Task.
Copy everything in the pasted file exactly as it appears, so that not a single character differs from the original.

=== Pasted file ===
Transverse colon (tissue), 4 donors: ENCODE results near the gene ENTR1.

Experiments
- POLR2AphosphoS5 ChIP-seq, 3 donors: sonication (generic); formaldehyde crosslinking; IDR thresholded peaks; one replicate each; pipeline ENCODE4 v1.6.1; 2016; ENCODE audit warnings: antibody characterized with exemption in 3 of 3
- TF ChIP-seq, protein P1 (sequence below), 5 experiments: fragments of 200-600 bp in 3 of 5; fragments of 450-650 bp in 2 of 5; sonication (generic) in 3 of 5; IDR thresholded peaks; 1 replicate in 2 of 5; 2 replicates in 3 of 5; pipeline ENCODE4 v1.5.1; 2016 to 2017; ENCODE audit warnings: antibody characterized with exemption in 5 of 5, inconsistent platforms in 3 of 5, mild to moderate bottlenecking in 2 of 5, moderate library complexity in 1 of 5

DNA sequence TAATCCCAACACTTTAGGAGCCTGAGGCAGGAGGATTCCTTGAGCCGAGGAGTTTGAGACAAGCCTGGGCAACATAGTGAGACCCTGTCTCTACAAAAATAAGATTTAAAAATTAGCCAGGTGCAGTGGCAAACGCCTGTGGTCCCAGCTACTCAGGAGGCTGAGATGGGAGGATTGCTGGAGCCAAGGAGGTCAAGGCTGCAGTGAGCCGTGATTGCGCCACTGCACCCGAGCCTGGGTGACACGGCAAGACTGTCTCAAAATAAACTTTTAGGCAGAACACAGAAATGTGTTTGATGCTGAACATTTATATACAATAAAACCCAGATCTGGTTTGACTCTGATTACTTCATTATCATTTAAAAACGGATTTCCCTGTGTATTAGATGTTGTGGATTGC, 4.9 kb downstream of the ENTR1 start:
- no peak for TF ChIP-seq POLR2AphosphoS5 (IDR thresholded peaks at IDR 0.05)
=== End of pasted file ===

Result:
Transverse colon (tissue), 4 donors: ENCODE results near the gene ENTR1.

Experiments
- POLR2AphosphoS5 ChIP-seq, 3 donors: sonication (generic); formaldehyde crosslinking; IDR thresholded peaks; one replicate each; pipeline ENCODE4 v1.6.1; 2016; ENCODE audit warnings: antibody characterized with exemption in 3 of 3
- TF ChIP-seq, protein P1 (sequence below), 5 experiments: fragments of 200-600 bp in 3 of 5; fragments of 450-650 bp in 2 of 5; sonication (generic) in 3 of 5; IDR thresholded peaks; 1 replicate in 2 of 5; 2 replicates in 3 of 5; pipeline ENCODE4 v1.5.1; 2016 to 2017; ENCODE audit warnings: antibody characterized with exemption in 5 of 5, inconsistent platforms in 3 of 5, mild to moderate bottlenecking in 2 of 5, moderate library complexity in 1 of 5

DNA sequence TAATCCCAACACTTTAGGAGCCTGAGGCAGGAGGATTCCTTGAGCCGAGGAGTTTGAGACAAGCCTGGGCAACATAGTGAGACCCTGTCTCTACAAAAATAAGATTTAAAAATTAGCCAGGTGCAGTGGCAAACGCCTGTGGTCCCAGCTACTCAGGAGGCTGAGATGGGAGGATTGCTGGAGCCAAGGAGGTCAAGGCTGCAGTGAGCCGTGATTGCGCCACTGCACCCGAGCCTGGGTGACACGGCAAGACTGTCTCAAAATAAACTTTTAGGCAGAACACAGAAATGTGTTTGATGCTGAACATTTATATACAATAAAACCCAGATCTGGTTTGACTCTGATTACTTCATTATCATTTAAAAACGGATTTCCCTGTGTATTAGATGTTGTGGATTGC, 4.9 kb downstream of the ENTR1 start:
- no peak for TF ChIP-seq POLR2AphosphoS5 (IDR thresholded peaks at IDR 0.05)